Srb a Štys Praha


Measuring Microscope

By Dushan Grujich, on August 25th. 2013

Srb-a-Štys optical and mechanical works was founded in Praha - Prague, in 1919. Srb-a-Štys were producing many optical instruments, microscopes, drafting tools, optical measuring tools for geodesy, astronomy and meteorology as well as military optical sights (telescopes, periscopes and binoculars) .

Company was founded by Jaroslav Srb (1892-1967), which by 1937 had grown to have 860 employees. The fast growing enterprise was abruptly ended in 1939 by Nazi occupation of Czechoslovakia.

After defeat of the Nazi Germany and after the end of WWII, what remained of Srb-a-Štys company was nationalised by Communists and then in 1948 renamed to become known as Meopta.

Measuring microscope № 4761, shown below, is an example of Srb-a-Štys production during the short period lasting from 1919 till 1939 which Czechoslovakia enjoyed as free country.

This measuring microscope came into my possession as part of the lot of surplus equipment discarded from one of the forensics laboratories.


Microscope is made of solid brass, it magnifies 24X and has a cross hair in the eyepiece, used to determine starting and ending points while measuring length using  high precision micrometer, from 0 to 25 mm, with 1 µm precision.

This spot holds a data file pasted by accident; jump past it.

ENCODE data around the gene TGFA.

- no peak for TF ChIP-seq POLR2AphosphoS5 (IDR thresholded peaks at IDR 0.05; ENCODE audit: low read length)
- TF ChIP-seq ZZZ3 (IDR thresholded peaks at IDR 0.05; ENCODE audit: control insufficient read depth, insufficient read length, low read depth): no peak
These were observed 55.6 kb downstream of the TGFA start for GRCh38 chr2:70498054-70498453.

Micrometer thumbwheel has scale with 1/100 mm divisions with vernier allowing readings down to 1/1000 mm i.e. one micrometer.
The base cross bar can be removed for mounting a cross slide or some other accessory for easier and more precise manipulation of the object being measured. 
In order to use the 'scope as was originally intended, not having any of the original accessories, I have mounted a spare cross slide, part of one, of the Boley & Leinen watchmaker's lathe, onto the microscope cross bar.
Typical view, of the non inverted image, as seen through the eyepiece  of Srb a Štys measuring microscope, with 6 mm field of view.

The image shows a balance staff, 337/100 mm long, enlarged 24X, the elements of which are being measured along the X-axis.

Second image shows 'scope used to measure the size of the pallet stone without removing it from fork. 

Using a simple  protractor, one can measure the impulse face angle off the computer screen.